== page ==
25. 25. Project Planning (cont'd) <ul><ul><ul><ul><ul><li>Developing a PROJECT SCHEDULE, and finally </li></ul></ul></ul></ul></ul><ul><ul><ul><ul><ul><li>Developing a STATEMENT OF WORK </li></ul></ul></ul></ul></ul>
  26. 26. <ul><li>Project Execution </li></ul><ul><li>Putting the plan into action </li></ul>
  27. 27. Project Execution <ul><li>Executing processes – performed to complete the work defined in the project management plan to accomplish the project's objectives defined in the project scope statement </li></ul><ul><li>These processes put the plan into action </li></ul><ul><ul><ul><li>While the plan is being executed, the project manager issues: </li></ul></ul></ul><ul><ul><ul><ul><ul><li>Regular PROJECT STATUS UPDATES </li></ul></ul></ul></ul></ul><ul><ul><ul><ul><ul><li>And if necessary, CHANGE REQUESTS </li></ul></ul></ul></ul></ul>
  28. 28. <ul><li>Project Monitoring and Control </li></ul><ul><li>Tracking progress and responding to change </li></ul>
  29. 29. Project Monitoring and Control <ul><li>Monitoring and controlling processes – performed to measure and monitor project execution so that corrective action can be taken when necessary to control the execution of the phase or project </li></ul><ul><li>These processes track progress and respond to change </li></ul><ul><ul><ul><li>While tracking progress, the project manager will coordinate the completion of: </li></ul></ul></ul><ul><ul><ul><ul><ul><li>LESSONS LEARNED documentation </li></ul></ul></ul></ul></ul>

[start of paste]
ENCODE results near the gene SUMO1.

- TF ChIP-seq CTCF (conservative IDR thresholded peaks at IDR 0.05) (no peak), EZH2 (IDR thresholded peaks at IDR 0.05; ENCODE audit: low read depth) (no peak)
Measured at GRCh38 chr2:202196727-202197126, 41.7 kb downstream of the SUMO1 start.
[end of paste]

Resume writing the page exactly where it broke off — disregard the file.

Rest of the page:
30. 30. <ul><li>Project Closure </li></ul><ul><li>Reviewing performance and lessons learned </li></ul>
  31. 31. Project Closure <ul><li>Closing processes – finalising all activities across all of the project process groups to formally close the project or phase </li></ul><ul><li>These processes focus on reviewing performance and lessons learned, usually in the form of a project retrospective meeting </li></ul>
  32. 32. Endnotes <ul><li>1 Project Management Institute, A Guide to the Project Management Body of Knowledge: Third Edition (PMBOK Guide ). (Pennsylvania: Project Management Institute, 2004) 365. </li></ul><ul><li>2 Project Management Institute 368. </li></ul><ul><li>3 Project Management Institute 368. </li></ul><ul><li>4 Project Management Institute 368. </li></ul>
  33. 33. Thank you! <ul><li>For more information, please visit: </li></ul><ul><li>http://importantprojects.co.uk </li></ul>